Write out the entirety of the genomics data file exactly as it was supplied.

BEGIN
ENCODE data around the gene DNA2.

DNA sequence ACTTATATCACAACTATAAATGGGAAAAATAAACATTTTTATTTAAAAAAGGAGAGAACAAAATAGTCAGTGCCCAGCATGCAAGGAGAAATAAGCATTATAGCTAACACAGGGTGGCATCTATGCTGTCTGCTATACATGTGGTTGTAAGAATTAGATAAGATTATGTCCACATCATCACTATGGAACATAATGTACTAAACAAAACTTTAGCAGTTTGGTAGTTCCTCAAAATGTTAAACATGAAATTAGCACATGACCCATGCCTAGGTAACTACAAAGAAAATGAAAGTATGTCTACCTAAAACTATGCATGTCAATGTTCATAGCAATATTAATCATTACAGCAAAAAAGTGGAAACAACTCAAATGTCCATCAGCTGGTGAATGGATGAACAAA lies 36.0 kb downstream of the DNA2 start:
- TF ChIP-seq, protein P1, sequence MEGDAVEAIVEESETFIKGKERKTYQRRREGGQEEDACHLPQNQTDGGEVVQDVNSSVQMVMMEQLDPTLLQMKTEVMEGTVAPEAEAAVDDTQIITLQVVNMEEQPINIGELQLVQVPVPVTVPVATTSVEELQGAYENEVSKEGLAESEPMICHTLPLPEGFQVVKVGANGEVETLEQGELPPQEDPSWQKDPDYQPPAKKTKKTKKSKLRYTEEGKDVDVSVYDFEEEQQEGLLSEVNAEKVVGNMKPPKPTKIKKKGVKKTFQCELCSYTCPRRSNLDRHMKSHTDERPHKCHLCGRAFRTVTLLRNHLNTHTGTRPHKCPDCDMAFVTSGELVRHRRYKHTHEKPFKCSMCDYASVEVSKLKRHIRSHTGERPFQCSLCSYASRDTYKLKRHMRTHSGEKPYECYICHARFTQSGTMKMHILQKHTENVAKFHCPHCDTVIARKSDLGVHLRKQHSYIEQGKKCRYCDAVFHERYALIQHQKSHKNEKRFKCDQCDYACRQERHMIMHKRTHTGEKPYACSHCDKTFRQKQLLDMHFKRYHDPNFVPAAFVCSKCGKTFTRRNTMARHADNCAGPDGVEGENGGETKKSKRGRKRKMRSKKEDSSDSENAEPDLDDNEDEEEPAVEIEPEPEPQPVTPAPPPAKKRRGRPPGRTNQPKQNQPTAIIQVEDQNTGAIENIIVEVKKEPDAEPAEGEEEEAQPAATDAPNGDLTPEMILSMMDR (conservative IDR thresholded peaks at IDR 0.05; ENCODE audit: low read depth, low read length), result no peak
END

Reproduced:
ENCODE data around the gene DNA2.

DNA sequence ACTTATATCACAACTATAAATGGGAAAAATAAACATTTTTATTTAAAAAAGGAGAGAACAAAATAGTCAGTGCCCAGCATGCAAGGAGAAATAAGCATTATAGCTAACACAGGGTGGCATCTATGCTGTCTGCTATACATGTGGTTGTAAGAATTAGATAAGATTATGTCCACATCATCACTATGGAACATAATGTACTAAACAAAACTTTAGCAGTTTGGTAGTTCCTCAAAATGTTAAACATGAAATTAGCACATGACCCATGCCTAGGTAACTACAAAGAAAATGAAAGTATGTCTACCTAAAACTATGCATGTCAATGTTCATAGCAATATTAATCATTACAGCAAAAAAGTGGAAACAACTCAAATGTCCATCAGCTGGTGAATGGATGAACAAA lies 36.0 kb downstream of the DNA2 start:
- TF ChIP-seq, protein P1, sequence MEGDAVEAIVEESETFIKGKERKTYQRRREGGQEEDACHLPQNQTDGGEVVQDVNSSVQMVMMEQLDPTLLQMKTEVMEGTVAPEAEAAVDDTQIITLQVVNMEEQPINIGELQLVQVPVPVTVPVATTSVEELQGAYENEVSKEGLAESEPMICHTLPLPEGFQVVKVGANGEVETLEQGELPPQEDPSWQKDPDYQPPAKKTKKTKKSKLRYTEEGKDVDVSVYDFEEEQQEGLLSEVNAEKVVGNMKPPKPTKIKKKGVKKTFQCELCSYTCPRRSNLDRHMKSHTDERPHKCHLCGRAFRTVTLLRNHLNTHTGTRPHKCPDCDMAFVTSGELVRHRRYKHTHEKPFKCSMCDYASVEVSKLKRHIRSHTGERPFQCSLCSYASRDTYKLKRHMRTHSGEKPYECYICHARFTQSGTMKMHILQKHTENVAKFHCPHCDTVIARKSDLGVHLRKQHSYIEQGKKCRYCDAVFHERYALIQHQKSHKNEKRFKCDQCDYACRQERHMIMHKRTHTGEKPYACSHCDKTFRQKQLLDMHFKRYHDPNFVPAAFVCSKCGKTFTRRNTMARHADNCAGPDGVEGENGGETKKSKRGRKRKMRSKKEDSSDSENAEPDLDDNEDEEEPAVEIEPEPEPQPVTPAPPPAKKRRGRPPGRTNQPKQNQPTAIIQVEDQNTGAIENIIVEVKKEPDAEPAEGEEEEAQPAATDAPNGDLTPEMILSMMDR (conservative IDR thresholded peaks at IDR 0.05; ENCODE audit: low read depth, low read length), result no peak